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Local Elections in Belgrade Mark the Emergence of New Political Leaders in Serbia

Ilustrimi nga: BigEye

On June 2, local elections were held in 89 cities and municipalities in Serbia, including the capital, Belgrade. While lists aligned with the sitting President Aleksandar Vucic claimed a sweeping victory in most cities, including Belgrade, Novi Sad, and Subotica, the triumph of opposition parties in some cities is a beacon of hope for the Serbian society and a cause for celebration. Elections for the Belgrade City Assembly were repeated following widespread irregularities in December 2023. 

There are several key takeaways from these local elections. Firstly, it was shown that Vucic is not invincible and that his party can be removed from power, sooner rather than later. Secondly, despite issues with election irregularities, the opposition still won in some areas. Thirdly, Savo Manojlovic from the Go Change movement emerged as a significant winner, indicating a wave of new, young faces in Serbian politics with promising potential. Lastly, the opposition's boycott tactic backfired, only preventing them from winning in Belgrade. 

According to preliminary results, the opposition has secured enough seats to potentially govern in Nis, Cacak, and several other municipalities within Belgrade (Stari Grad, Vracar, Savski Venac and Novi Beograd). However, since the margins between the ruling Serbian Progressive Party (SNS) and the opposition parties are close, there might be some last-minute changes as all the votes are tallied. A real concern for the opposition is the potential defection of individuals elected on their lists. In the past, there have been instances where those elected on opposition lists shifted their allegiance to support the ruling party, SNS. 

A real concern for the opposition is the potential defection of individuals elected on their lists. In the past, there have been instances where those elected on opposition lists shifted their allegiance to support the ruling party, SNS. 

The pivotal aspect of this election was the Belgrade City Assembly. In order to consolidate their support base and improve their chances of winning, SNS formed a broad coalition of 14 political parties, including the Socialist Party of Serbia (SPS), Serbian Radical Party (SRS), Zavetnici (which was part of the opposition list with Dveri in December’s local elections), and many other smaller parties. 

The opposition parties, on the other hand, were divided into several lists, further hampered by calls for a boycott by the Party of Freedom and Justice (SSP) and Serbia Center (SRCE), previously part of the unified opposition list, “Serbia Against Violence.” These two parties left the coalition “Serbia Against Violence” in December 2023 and boycotted elections in Belgrade, though they did not do so in other cities, leading to confusion among voters. 

Additionally, a right-wing monarchist coalition of the New Democratic Party of Serbia (Novi DSS) and Movement for Restoration of the Kingdom of Serbia (POKS), which won 6.36% of votes in Belgrade in December 2023, also decided to boycott the local elections this time.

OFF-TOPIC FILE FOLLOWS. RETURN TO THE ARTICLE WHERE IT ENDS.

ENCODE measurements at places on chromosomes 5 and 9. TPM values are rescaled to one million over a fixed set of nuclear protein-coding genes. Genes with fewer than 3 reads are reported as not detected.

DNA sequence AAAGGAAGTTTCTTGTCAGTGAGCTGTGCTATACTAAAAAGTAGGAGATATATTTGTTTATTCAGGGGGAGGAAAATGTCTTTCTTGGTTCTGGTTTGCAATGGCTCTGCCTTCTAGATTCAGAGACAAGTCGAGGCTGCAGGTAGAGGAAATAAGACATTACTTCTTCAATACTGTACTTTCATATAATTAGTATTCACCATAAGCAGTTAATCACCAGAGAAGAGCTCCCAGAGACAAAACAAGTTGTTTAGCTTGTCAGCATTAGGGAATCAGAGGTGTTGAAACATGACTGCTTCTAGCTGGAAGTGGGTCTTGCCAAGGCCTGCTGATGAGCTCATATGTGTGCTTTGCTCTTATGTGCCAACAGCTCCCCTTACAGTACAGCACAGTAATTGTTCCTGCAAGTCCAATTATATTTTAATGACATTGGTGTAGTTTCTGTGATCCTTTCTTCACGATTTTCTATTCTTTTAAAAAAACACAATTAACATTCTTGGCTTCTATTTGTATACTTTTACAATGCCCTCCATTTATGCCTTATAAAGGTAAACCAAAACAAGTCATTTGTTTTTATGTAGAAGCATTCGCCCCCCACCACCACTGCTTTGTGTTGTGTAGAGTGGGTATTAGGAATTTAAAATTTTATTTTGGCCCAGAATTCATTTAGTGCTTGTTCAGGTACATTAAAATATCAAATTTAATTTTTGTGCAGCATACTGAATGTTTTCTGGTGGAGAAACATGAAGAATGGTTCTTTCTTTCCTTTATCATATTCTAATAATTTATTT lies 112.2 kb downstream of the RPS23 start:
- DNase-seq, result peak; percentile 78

Electoral boycott of several key opposition parties crippled the opposition efforts in Belgrade, making it almost impossible to win against the united list of SNS and SPS. The boycott lowered the overall turnout from 58% to 46% in just six months, enabling SNS to increase its percentage and number of mandates in the Belgrade City Assembly despite a lower number of votes. It turns out that the decision to boycott elections in Belgrade only by part of the opposition confused voters but did not delegitimize SNS’s victory.

The coalition gathered around SNS (“Aleksandar Vucic, Belgrade Tomorrow”) will have 64 mandates in the Belgrade local assembly out of 110, achieving an absolute majority. 

However, SNS’s victory was not the biggest surprise in the election. The most unexpected result in Belgrade came from the “Dr. Savo Manojlovic – I am Belgrade Too – Go Change” list, which participated in elections for the first time. This list secured the second place with 17.2% of the votes. 

Go Change is a movement known for organizing the biggest protests in 2021 in Belgrade, opposing Rio Tinto over environmental concerns. This was the best result for a single party/list since 2012 which marks the beginning of SNS-Vucic domination in Serbia. 

Furthermore, in all municipalities where Go Change participated in local elections, they managed to secure more than 3% of votes, surpassing the electoral threshold. This positions them as a significant player in potential future government in those cities. 

Besides Manojlovic in Belgrade, another notable surprise was Dr. Dragan Milic in Nis, whose list secured 24% of the votes. This allowed the opposition to unseat SNS and SPS from power in Nis. 

Serbian voters have demonstrated their willingness to support new faces in politics, prompting discussions about the potential retirement of many long-standing political leaders.

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